The debate over the Financial Accounting Standards Board's new loan-loss reserve model has been dominated by this question: How burdensome will the new standard, known as the Current Expected Credit Loss model, be on community banks?
Unfortunately, the debate has been dominated by two extremes in terms of answering that question. One camp has come to the conclusion that community banks can breathe a sigh of relief and the CECL will be no big deal. Another camp, typically made up of vendors seeking to assist banks in following the new model, have adopted a "sky is falling" view, rousing bankers by stating that smaller institutions can never meet the FASB requirement without purchasing very expensive solutions.
While no one has actually seen the final FASB rule — although the approach favored by the board is now well-known publicly — the true answer to the question of how burdensome it will be is probably somewhere in between those two extremes. But more importantly, all the noise is serving as a distraction, paralyzing bankers when they should be taking reasonable and practical steps to prepare for the CECL model now, when they have the time to do so.
It is difficult for bankers to think about beginning to prepare when even the bank regulators are inconsistent in their statements about the CECL's impact.
For example, during an April 7 meeting of the Federal Deposit Insurance Corp.'s advisory committee on community banking, FDIC Chief Accountant Robert Storch, responding to a question, implied that the impact of applying CECL on a bank's current "incurred loss" model for calculating loan-loss provisions was minor. He suggested that life-of-loan calculations are not really needed, and banks should not be overly concerned about projections beyond a typical business planning cycle.
"If you have a fairly straightforward approach today, even using Excel spreadsheets and so forth, there is an expectation that you should be able to continue to use that type of an approach," Storch said.
But that approach appears to be different from that expressed in an Oct. 30, 2015, "Fed Perspectives" webinar hosted by the Federal Reserve. The webinar mentioned many approaches to use to calculate CECL projections, but life-of-loan estimates and the "vintage model" were examined and explained in depth as a good and valuable method for determining projections.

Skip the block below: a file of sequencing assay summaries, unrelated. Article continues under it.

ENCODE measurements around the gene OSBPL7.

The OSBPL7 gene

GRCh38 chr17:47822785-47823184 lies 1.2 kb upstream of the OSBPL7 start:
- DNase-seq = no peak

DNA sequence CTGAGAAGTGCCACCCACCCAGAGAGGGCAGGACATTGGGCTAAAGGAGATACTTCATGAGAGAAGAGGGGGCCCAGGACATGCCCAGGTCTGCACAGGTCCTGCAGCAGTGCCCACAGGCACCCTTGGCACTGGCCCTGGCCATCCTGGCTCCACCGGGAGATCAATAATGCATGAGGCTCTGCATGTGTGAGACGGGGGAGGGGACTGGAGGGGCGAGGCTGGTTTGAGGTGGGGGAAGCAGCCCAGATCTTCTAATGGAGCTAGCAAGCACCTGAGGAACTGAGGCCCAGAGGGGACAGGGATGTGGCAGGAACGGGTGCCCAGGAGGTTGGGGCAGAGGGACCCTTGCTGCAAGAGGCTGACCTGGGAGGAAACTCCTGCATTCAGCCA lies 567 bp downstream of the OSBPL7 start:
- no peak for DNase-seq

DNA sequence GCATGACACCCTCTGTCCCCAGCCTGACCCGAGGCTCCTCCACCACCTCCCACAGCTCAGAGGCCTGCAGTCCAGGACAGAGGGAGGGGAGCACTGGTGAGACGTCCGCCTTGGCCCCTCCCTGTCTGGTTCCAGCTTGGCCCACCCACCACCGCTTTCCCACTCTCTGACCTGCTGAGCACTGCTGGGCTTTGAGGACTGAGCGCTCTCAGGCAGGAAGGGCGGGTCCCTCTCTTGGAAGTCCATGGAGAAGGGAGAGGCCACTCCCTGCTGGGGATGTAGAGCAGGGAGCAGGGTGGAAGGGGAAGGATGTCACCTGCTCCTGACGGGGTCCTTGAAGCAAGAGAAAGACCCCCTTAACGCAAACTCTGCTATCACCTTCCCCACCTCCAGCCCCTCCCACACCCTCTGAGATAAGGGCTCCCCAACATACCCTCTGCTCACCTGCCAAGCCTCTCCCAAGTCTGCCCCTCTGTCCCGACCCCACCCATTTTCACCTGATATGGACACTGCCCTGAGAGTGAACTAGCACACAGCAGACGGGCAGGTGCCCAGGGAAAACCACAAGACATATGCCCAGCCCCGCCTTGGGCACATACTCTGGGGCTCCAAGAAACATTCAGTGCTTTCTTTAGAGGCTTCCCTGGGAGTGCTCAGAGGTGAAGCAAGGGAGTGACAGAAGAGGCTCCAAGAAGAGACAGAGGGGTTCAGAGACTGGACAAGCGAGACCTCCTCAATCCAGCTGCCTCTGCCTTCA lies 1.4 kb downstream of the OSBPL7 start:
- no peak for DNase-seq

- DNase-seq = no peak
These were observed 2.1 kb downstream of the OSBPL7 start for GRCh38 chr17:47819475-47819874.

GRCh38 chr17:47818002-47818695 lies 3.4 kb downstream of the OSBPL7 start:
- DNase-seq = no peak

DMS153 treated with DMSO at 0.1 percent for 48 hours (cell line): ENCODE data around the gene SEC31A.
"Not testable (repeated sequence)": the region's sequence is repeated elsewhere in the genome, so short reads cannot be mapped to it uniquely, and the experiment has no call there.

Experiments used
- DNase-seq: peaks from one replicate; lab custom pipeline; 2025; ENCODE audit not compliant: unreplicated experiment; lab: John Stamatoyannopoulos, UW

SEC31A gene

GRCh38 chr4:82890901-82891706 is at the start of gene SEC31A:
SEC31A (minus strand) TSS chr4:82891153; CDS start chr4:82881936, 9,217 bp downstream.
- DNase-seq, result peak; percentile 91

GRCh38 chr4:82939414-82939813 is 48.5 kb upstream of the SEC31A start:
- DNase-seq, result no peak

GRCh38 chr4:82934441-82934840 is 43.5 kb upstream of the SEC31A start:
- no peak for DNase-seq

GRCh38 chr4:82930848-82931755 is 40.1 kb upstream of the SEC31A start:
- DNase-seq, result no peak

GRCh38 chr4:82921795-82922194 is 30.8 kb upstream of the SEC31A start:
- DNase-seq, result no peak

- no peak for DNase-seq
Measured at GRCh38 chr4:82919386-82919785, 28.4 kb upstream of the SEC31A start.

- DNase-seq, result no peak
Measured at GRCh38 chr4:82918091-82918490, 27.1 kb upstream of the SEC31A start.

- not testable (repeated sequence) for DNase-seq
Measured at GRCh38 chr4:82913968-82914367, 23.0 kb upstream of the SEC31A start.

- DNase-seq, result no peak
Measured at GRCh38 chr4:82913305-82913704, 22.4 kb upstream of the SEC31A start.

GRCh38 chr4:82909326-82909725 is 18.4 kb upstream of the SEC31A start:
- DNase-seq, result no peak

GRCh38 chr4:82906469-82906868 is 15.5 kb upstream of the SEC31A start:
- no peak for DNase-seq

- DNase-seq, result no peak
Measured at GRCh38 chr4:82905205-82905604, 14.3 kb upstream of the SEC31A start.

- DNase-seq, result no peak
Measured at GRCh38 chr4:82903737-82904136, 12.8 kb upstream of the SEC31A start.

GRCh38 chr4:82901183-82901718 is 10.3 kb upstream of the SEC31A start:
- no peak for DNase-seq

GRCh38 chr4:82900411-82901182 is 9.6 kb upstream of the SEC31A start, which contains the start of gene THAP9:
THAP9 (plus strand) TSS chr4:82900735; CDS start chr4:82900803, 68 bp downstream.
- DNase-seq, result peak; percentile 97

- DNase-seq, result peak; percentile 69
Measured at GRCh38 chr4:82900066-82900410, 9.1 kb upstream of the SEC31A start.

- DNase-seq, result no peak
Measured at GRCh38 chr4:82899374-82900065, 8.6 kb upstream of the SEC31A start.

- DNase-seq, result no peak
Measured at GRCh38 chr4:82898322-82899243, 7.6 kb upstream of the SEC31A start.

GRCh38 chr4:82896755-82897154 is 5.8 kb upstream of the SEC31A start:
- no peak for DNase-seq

The average banker's lack of understanding of the true impact of CECL is based on a combination of factors and drivers that continue to build. A primary cause is the amount of time that FASB has taken to publish its final rule. While FASB has extended the release date in part to give time for public input, this lengthy delay has given a host of stakeholders, industry groups and vendors time to build up a number of opinions, myths and scenarios — creating a din of conflicting noise.
The cacophony has included dire warnings presented by vendors to chief financial officers of an insurmountable task of portfolio data management beyond their means.
Up to now, proposed language in the CECL model has been written as principle-based regulation, outlining many options for compliance without providing much specificity around actual roadmaps to pursue. Such an imprecise regulatory mandate provides openings for both those who say the model will be simple and those who say it will be very difficult. Principles can be interpreted in many different ways in actual practice.
There have, however, been more reasonable voices. The American Bankers Association and some other groups have tried to maintain a middle ground, saying the accounting rules will require actionable steps by bankers but those steps are doable — if they prepare appropriately.
But the perception created by others of uncertainty and undefined danger has created a "deer in the headlights" reaction to the CECL among a majority of community bankers. This creates paralysis along with their fervent hope that the whole problem will just go away and leave them alone if they just wait it out.
One of the most unfortunate byproducts of this noise-induced paralysis is that now is precisely the time that bankers should be addressing the foundation of the future CECL calculation, no matter what the final methodologies and best practices will dictate — and that foundation is in their own portfolio data.
Now is the time to be assessing the availability and quality of their credit data, identifying gaps and addressing remediation projects. There is no one recipe, but there is consensus that loan origination data (risk characteristics), loss and recovery history will be crucial. Based on average loan terms for differing asset types, 10 or more years of this historical loss information will be needed.
The fact is that once the final rule is out, and there is some time for the industry to digest it, the voices of practical wisdom will be heard. As the regulators and audit boards issue their guidance and interpretation of CECL compliance, this will also add needed clarity.
Peter Cherpack is a principal at Ardmore Banking Advisors.